Elephant Research 2020-10-31T05:18:41+00:00

Elephant Research

Support independent research Anne Pandraud with your donation to WildSoul

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Elephant Research

Support independent research Anne Pandraud with your donation to WildSoul

Donate Now

Wild Soul Supports Independent Elephant Reseacher Anne Pandraud

Thank you for checking out Anne’s Elephant Research Information.

Wild Soul Conservation is manifestation of my commitment, passion, and calling to make a immediate contribution to Wildlife Conservation in Africa. Working alongside a wildlife conservation team at Phinda Reserve in South Africa for two months over of the last 4 years ( and onward) gives me an up- close experience and awareness of immediate needs on the ground to support wildlife conservation. Many immediate needs have no funding source unless attached to a non-profit. This is where Wild Soul comes in.

Wild Soul’s mission:

  • Support boots- on -the ground conservation needs: equipment such as telemetry sets for tracking injured animals in recovery with a VHS temporary collar; purchase of collars in conservation activity of translocating wildlife to other reserves; laptop for ID kit access in the field; vet expenses and supplies for treatment of wildlife and for rhino-de-horning; Boots and forensic equipment to anti-poaching teams protecting rhino from poachers.
  • Support Independents Researchers  ~~~ in this particular case:  Anne Pandraud.
  • Wildlife Researchers in the field may get support for equipment from sponsor University or Nat Geo,  however, living expenses; food, gas; visas; vehicle, and publication costs  must be funded by the researcher herself.

Please consider a donation to Anne’s Elephant Research.

Meet Researcher Anne Pandraud  |  Read Latest Updates

Meet Researcher Anne Pandraud

My name is Anne Pandraud, I am a French PhD student at the university of Pretoria since January 2019. I am currently studying elephants and especially their movement and biology. I live at Phinda Private Game Reserve, in South Africa, where most of my studies are conducted.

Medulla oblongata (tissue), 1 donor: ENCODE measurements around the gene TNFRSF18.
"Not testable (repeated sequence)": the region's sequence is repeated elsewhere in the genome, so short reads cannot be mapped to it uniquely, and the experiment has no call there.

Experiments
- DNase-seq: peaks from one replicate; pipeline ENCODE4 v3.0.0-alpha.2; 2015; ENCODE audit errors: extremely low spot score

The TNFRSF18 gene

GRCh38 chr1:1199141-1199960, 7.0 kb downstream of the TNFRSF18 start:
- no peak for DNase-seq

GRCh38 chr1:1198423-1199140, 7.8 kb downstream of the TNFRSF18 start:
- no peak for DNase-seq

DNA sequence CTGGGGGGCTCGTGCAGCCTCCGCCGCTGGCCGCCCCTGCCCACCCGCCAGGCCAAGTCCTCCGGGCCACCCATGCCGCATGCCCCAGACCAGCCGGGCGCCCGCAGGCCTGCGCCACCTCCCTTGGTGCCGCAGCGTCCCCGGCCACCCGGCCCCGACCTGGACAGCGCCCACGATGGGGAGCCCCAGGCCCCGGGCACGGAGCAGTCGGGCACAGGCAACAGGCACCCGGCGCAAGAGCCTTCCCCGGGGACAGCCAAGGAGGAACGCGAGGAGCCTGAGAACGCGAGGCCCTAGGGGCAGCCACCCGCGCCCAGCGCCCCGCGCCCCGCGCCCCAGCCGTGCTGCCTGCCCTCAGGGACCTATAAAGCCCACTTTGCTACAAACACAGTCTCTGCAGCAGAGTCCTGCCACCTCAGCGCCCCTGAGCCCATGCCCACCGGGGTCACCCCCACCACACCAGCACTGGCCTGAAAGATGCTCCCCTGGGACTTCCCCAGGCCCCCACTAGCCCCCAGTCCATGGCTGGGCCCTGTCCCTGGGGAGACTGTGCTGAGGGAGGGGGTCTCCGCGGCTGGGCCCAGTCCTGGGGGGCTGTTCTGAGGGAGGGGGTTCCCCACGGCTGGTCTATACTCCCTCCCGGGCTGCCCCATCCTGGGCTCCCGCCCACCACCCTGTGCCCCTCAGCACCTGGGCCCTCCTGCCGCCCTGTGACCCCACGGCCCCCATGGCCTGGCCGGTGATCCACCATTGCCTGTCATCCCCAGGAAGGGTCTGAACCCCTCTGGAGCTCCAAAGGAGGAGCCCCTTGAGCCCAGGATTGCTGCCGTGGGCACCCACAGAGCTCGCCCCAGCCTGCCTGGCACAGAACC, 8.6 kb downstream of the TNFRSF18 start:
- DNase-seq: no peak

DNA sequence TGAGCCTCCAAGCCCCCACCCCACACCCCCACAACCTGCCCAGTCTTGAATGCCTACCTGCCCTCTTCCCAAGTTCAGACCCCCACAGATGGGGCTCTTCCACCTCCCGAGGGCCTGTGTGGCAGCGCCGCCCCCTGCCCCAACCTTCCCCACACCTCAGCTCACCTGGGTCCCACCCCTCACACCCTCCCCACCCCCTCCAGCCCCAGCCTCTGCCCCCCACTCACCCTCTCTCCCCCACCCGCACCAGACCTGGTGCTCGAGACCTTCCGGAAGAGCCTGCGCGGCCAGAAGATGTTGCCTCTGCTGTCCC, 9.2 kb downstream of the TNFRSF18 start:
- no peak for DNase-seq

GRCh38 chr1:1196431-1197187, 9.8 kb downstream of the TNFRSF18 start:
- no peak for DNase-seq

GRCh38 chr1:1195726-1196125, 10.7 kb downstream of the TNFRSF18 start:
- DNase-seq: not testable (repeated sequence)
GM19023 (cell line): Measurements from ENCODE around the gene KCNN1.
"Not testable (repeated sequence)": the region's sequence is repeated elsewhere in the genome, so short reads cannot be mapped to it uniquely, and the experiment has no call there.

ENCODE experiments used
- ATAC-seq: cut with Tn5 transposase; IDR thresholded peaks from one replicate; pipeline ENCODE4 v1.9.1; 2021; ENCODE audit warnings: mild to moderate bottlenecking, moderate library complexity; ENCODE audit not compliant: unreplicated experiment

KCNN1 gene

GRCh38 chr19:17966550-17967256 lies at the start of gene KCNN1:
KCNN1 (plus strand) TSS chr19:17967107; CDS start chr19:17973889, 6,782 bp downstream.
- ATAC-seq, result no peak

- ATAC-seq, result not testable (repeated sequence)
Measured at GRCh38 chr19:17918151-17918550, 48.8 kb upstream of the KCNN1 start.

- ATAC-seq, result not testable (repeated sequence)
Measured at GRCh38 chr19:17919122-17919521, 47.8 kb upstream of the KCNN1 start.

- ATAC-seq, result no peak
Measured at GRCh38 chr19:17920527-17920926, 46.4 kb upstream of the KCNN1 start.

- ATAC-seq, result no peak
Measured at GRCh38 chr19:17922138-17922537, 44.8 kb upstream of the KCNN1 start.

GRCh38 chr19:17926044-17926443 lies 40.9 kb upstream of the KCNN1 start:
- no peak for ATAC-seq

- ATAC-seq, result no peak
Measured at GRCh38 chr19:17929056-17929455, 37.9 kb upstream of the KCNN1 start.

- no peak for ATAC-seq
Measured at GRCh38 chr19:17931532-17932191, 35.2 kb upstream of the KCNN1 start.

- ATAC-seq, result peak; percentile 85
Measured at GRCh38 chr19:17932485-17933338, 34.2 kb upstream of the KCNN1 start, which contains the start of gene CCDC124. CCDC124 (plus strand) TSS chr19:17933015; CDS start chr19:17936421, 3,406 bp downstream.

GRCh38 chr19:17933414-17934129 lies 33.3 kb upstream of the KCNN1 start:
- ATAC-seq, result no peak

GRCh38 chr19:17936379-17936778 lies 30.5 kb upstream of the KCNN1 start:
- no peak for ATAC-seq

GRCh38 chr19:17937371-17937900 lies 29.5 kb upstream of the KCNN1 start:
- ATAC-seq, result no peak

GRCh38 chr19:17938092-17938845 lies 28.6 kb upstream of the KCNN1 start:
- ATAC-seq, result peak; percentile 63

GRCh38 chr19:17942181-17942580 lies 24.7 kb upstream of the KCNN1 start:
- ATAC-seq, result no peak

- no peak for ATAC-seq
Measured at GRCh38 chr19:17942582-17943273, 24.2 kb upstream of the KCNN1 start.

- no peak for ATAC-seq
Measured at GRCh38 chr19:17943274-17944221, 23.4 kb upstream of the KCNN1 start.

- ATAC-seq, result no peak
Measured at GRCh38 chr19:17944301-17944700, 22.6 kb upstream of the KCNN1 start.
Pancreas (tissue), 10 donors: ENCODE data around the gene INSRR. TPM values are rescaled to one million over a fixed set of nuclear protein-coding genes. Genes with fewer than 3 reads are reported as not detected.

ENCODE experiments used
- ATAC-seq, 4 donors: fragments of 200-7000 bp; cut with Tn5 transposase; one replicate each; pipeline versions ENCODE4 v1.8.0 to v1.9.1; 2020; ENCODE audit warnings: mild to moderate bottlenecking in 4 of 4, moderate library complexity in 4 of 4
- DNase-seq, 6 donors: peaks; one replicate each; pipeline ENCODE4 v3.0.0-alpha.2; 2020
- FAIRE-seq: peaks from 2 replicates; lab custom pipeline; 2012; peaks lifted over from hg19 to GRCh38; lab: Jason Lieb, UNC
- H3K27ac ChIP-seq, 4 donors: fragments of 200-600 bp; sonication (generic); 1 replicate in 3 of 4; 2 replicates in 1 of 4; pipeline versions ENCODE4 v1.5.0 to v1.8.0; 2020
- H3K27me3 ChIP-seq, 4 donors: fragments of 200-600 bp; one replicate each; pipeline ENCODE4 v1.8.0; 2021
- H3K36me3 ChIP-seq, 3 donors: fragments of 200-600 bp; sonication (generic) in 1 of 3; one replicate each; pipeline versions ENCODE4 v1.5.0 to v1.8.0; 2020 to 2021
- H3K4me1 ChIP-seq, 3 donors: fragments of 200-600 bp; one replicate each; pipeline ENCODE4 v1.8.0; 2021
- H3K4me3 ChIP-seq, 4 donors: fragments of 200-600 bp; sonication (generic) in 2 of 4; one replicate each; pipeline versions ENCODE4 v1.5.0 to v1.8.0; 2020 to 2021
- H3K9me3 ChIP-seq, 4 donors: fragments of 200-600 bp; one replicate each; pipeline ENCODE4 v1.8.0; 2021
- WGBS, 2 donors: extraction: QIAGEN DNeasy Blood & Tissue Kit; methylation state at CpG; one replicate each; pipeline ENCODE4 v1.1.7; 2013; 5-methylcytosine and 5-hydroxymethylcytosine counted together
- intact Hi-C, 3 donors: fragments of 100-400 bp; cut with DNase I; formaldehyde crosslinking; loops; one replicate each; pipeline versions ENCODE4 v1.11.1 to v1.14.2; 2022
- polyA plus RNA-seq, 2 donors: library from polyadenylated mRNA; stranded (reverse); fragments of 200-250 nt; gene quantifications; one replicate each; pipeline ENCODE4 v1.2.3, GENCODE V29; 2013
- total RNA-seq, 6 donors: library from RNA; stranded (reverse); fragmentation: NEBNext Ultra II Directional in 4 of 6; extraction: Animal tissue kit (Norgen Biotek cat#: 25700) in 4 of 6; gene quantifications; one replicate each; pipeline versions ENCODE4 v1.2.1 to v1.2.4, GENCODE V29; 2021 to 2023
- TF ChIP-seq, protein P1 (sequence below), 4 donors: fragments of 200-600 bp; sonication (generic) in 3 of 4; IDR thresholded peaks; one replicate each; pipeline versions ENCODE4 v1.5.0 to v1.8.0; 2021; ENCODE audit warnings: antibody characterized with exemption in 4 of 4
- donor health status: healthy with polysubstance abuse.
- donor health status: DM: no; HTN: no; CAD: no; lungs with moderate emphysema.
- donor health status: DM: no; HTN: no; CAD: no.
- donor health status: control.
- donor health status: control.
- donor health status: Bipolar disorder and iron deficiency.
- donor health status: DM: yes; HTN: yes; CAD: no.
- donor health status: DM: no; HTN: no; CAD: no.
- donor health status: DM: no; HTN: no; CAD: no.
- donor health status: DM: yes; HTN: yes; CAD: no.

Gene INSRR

My fieldwork has been approved by the Animal Ethics Committee of the University of Pretoria.

I have always been passionate about nature, animals, insects, plants and I had so many questions but no answer. So, at 18 years old, I decided to go to an university of Biology where I would be able to obtain the answers I was waiting for. The first two years, I studied many subjects: genetics, embryology, zoology, evolution, history of sciences, etc. After exploring this big panel of subjects, I was really interested about mammal evolution, adaptation and behavior. This is what I studied for the next 3 years. During these years I read many books about wildlife, watched hundred of documentary and read scientific articles about very divers subjects. Thanks to that, I started to realize how bad the current situation is, how bad human species is for all the other animal and insect species. When you are facing this situation you cannot stay at home and pretend that nothing is happening. Consequently, at the end of my master, I decided to look for a PhD project focused on animal behavior and use my findings to improve our work on wildlife conservation. African elephants are very good subjects, symbol of Africa but mis-understood species and sometimes hated by local populations. This is why I chose elephants. But, I think that every animals, insects or plants deserve to be protected and this is why I choose to dedicate my life to research.

Elephants at Phinda Reserve: Gallery

Latest Updates

Research article: Factors driving the discovery and utilization of a newly available area by African elephants

For large mammals, area expansion is a key conservation measure to prevent species’ decline and extinction. Yet, its success depends on whether animals discover and later use these areas. Here, using GPS data, we investigated how herds of elephants detected and used an area made available to them after the removal of a fence. We studied the elephants’ behaviour before and after the fence removal, accounting for seasonal changes in movement patterns. In contrast to previous studies, herds visited the newly available area within a month of the fence removal, and the maximum distance they moved into the new area was reached between 5 and 9 months after the fence removal. Yet, elephants did not preferentially visit the new area at night. By the second year, all herds had shifted their seasonal home ranges and incorporated the new area, in contrast to a previous range expansion event. Our analyses show that the regular proximity of elephants to the original fence, and the fact that the new area was generally composed of preferred habitats of the elephants, probably explained the rapid discovery and use of the area. Our study improves our understanding of animal exploration and the role of habitat quality, and thus may improve range expansion and corridor programmes.

View or request article on the Journal of Tropical Ecology website

October 23rd, 2020|Elephant Research|